Books in the Middle: Reading for Middle School

Our focus is on books middle school students might like to read and topics pertaining to books for these students, and we are giving recommendations. Teachers, librarians and middle school students are the contributors to this blog. Enjoy!

Are You Born a Killer? September 24, 2016

Filed under: Science Fiction Books — oneilllibrary @ 1:26 pm

imgres-3IN the future, crime has gotten so bad, that scientists have gone looking for the gene that might help determine if a person is likely to commit murder. And one has been found. The majority of people who kill are HTS carriers – they have the gene that many murders have. Now many in the general population are being tested before they can have certain jobs, or go to schools, etc.

Davy is living a pretty awesome life. She comes from a wealthy family, goes to a private school, has been accepted into Julliard in New York because of her fabulous musical ability and has the best boyfriend a girl could want. What could possibly go wrong. Turns out, quite a lot.

Everyone in Davy’s school was tested for the HTS gene and unfortunately for Davy, she has tested positive for it. This means her school kicks her out and she must now attend public school with five other “carriers.” At first she can’t believe she has anything in common with this potential killers. But as time goes on, and her friends and boyfriend all pull away and commit the ultimate betrayal, Davy begins to realize her only hope of surviving in this new reality is to face the truth rather than living in her past fantasy. One HTS carrier named Sean, just might be the only one who can help her.

Uninvited by Sophie Jordan is a scary, possibly not so distant future of what could happen when people get scared and let their fear rule their actions. It also is a fascinating look at nature versus nurture.

Recommended for 8th grade and up.


“Run” Written In Blood September 20, 2016

Filed under: Realistic Fiction/ Contemporary Fiction — oneilllibrary @ 7:40 pm

imgres-1Seriously, Rylee thinks when she gets home from school – not a moment to herself – before she has to start dealing with her little brother, Hayden. Why can’t her mom deal with him and give her five minutes before her needy little brother starts to complain and want something?

When her brother starts to cry, Rylee is about to lose it. After all, can’t he wait two seconds for a sandwich? Until she heads into the kitchen and sees that Hayden is lying over the body of their father. With blood seeping from his chest and onto the floor, from a knife that is still sticking in his heart. Clearly, Hayden had a reason to be crying this time.

As she looks in horror at the body, she sees her dad’s hand has written in blood the one word that can make her own blood freeze. Run. Rylee goes into hyper drive realizing that her mother isn’t just out somewhere, but she’s been taken. The scenario that had always been a possibility has come true. And now Rylee must leave everything behind and grab her brother and disappear. But to where? Who is safe and who can she trust?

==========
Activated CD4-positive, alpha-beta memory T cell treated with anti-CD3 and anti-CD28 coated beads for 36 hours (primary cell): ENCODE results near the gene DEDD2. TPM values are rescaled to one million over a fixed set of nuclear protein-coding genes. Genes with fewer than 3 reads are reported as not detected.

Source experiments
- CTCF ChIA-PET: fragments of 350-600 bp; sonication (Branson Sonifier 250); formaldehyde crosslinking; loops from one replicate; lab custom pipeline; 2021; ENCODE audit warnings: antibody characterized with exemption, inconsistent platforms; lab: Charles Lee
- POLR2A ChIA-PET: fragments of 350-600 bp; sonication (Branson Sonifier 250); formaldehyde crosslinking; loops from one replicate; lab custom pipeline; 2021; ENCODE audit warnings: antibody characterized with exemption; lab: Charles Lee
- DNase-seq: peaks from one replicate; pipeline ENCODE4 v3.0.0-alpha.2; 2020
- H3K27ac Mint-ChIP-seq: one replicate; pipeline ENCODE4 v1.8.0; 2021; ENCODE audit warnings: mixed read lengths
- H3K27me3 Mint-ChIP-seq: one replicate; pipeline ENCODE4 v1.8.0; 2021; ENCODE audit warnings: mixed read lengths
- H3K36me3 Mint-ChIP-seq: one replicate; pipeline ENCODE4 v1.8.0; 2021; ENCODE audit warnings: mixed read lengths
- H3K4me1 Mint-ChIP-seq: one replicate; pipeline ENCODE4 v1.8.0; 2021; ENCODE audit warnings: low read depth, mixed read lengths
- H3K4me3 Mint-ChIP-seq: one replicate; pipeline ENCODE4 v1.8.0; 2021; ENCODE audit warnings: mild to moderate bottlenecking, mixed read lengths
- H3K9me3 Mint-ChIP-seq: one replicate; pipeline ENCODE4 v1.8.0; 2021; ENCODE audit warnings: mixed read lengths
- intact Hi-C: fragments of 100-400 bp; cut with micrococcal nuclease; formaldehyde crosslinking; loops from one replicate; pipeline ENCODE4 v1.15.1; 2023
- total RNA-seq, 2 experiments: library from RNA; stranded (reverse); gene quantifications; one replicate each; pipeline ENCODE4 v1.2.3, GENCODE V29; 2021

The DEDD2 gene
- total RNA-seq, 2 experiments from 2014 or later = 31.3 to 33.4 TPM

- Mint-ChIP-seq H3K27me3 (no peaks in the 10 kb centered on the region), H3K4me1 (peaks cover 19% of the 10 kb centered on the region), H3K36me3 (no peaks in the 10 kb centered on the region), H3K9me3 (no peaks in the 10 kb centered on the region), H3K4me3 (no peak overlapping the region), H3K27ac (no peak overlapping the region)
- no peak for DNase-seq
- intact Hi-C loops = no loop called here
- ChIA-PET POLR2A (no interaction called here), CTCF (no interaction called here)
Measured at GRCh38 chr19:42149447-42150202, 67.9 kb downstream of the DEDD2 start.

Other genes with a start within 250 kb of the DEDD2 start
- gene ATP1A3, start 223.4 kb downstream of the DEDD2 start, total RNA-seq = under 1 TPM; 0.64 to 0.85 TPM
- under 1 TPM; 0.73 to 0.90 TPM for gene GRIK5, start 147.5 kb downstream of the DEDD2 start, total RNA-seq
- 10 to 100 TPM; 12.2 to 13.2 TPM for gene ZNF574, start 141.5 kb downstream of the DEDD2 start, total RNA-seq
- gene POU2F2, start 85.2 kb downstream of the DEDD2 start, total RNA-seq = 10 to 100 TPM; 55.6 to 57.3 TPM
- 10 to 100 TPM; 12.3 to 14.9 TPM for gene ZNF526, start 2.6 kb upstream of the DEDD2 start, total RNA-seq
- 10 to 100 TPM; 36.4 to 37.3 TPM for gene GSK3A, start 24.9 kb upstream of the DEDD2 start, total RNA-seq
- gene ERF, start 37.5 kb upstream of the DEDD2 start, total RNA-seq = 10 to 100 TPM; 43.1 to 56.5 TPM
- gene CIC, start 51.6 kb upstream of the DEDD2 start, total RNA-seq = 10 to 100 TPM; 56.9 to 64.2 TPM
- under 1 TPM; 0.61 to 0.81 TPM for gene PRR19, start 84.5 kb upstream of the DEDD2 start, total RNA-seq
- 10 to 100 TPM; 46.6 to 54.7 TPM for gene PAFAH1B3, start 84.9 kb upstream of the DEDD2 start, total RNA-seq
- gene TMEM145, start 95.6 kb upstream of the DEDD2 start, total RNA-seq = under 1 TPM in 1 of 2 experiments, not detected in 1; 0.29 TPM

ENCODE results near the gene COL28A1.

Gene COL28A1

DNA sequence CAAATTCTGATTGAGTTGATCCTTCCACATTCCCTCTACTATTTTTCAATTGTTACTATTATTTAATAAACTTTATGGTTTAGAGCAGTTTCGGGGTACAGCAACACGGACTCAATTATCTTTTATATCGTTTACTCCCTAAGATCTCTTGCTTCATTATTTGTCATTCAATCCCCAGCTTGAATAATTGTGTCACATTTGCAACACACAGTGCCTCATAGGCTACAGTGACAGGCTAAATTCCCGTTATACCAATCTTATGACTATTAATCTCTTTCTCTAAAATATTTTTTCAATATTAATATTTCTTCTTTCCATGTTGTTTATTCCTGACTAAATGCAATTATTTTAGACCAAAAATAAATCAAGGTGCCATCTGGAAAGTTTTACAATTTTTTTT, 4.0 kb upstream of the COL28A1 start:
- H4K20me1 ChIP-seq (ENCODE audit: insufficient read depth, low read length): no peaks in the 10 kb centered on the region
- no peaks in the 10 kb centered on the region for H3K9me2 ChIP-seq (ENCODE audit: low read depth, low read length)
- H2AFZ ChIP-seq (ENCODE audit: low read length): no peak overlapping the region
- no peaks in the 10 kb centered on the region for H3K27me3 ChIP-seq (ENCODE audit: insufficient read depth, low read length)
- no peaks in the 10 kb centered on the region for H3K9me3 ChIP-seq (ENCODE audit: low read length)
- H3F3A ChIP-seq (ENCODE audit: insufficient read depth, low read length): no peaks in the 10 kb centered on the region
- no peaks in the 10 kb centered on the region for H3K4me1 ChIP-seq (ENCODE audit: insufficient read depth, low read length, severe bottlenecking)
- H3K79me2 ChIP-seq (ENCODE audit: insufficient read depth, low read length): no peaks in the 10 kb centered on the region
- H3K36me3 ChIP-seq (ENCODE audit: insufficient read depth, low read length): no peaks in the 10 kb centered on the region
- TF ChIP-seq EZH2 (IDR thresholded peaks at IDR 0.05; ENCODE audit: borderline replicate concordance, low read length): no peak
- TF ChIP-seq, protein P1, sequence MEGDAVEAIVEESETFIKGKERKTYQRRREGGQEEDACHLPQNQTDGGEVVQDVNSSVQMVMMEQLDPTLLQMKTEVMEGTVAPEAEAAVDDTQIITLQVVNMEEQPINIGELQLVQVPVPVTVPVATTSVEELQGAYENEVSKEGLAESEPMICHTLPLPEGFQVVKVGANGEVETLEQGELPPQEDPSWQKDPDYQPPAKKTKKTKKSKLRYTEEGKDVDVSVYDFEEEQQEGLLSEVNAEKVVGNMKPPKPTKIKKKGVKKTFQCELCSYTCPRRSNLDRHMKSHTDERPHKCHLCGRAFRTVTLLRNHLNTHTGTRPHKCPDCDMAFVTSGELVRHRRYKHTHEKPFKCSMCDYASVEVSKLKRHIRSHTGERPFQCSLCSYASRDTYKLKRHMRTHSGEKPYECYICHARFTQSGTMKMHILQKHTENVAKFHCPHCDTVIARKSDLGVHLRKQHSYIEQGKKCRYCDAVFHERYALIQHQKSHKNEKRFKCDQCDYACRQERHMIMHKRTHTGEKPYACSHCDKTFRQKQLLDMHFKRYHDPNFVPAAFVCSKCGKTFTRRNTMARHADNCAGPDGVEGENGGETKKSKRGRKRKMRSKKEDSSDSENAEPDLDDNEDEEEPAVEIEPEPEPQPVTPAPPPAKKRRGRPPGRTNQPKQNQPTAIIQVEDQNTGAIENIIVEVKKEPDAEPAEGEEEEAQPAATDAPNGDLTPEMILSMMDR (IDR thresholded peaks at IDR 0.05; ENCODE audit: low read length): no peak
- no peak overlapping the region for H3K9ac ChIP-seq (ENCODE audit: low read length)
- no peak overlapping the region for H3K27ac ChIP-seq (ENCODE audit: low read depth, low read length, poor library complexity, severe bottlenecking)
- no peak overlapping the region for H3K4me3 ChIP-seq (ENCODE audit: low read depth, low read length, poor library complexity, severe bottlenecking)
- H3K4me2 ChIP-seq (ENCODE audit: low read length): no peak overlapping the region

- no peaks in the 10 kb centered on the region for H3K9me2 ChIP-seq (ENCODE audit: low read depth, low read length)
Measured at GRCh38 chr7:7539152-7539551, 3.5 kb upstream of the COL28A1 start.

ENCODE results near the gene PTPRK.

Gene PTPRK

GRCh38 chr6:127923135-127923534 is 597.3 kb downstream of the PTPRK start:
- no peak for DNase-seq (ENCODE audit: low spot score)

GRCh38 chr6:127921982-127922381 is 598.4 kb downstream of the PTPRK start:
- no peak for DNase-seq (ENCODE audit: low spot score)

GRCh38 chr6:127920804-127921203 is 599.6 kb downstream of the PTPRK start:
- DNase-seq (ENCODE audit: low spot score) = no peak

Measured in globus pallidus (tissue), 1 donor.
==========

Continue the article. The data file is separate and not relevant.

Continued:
Girl on the Run by Greg Olsen is a fast paced, harrowing tale of a young girl fleeing for her life, and then realizing she will have to stop running and go on the attack if she is ever to find her mother and keep her brother safe.

Recommended for mature 8th graders and up.


It Started with a Journal… September 16, 2016

Filed under: Mystery and Ghost Stories,Realistic Fiction/ Contemporary Fiction — oneilllibrary @ 7:27 pm

Look, he was simply bored. And who wouldn’t be, working for the Toronto Transit imgres-2Authority’s lost and found section. What Duncan thinks is going to be an incredibly boring summer gets turned on its side when he discovers a man’s journal in the book section of the lost and found.

At first, he thinks it is just some weird scribbles, but the closer he reads, the more he realizes this is some disturbed person’s recording of torture. Not only that, but it looks like this person is ready to move on from hurting animals, to stalking and perhaps killing a human. And it appears that he has three in mind and is trying to decide which one to grab.

Duncan can’t believe this is all real, but when the man comes asking for his journal, Duncan also realizes he can’t take the chance that it might, just might be true. What if this man is actually planning to kill one of these women? What can Duncan do about it?

Acceleration by Graham McNamee is a true thriller in every sense. Don’t read this book late at night because you will have nightmares.

Recommended for mature 8th graders due to content and subject matter.


A Car Is All He Needs, or So He Thinks September 13, 2016

Filed under: Realistic Fiction/ Contemporary Fiction — oneilllibrary @ 7:06 pm

Stetson thinks he must be the only teen in history to STAY in school to spite his dad. Yeah, you heard right. His father has been after him to quit high school and come work at the same place he does, but Stetson sure doesn’t want to do anything that would make him have to spend any more time with his dad.

All Stetson cares about is having enough money to spend on his car, the car that he’s been fixing up for a long time, and his art. He’s talented and makes extra money designing t-shirts for others. Which doesn’t leave much time for hanging out with his perpetually drunk father, or much of anyone else for that matter.